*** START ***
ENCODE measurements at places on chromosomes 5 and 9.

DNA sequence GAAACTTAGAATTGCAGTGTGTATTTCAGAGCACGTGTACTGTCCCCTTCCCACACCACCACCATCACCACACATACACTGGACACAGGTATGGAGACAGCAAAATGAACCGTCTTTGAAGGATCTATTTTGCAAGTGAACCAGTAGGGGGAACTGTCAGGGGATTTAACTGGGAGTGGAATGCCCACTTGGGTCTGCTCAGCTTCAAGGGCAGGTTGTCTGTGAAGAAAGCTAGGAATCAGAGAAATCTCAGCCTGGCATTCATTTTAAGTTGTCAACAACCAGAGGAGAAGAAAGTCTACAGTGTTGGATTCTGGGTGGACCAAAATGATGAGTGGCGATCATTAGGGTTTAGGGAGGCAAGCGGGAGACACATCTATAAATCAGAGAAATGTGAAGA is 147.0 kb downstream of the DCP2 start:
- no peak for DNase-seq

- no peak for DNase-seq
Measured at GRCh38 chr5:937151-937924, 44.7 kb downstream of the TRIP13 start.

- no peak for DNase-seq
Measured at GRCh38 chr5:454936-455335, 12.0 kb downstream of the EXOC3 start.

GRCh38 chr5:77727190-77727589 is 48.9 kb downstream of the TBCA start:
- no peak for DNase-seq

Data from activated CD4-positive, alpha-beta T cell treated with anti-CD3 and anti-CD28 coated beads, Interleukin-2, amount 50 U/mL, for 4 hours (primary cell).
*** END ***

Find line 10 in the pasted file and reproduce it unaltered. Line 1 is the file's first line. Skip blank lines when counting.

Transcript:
Data from activated CD4-positive, alpha-beta T cell treated with anti-CD3 and anti-CD28 coated beads, Interleukin-2, amount 50 U/mL, for 4 hours (primary cell).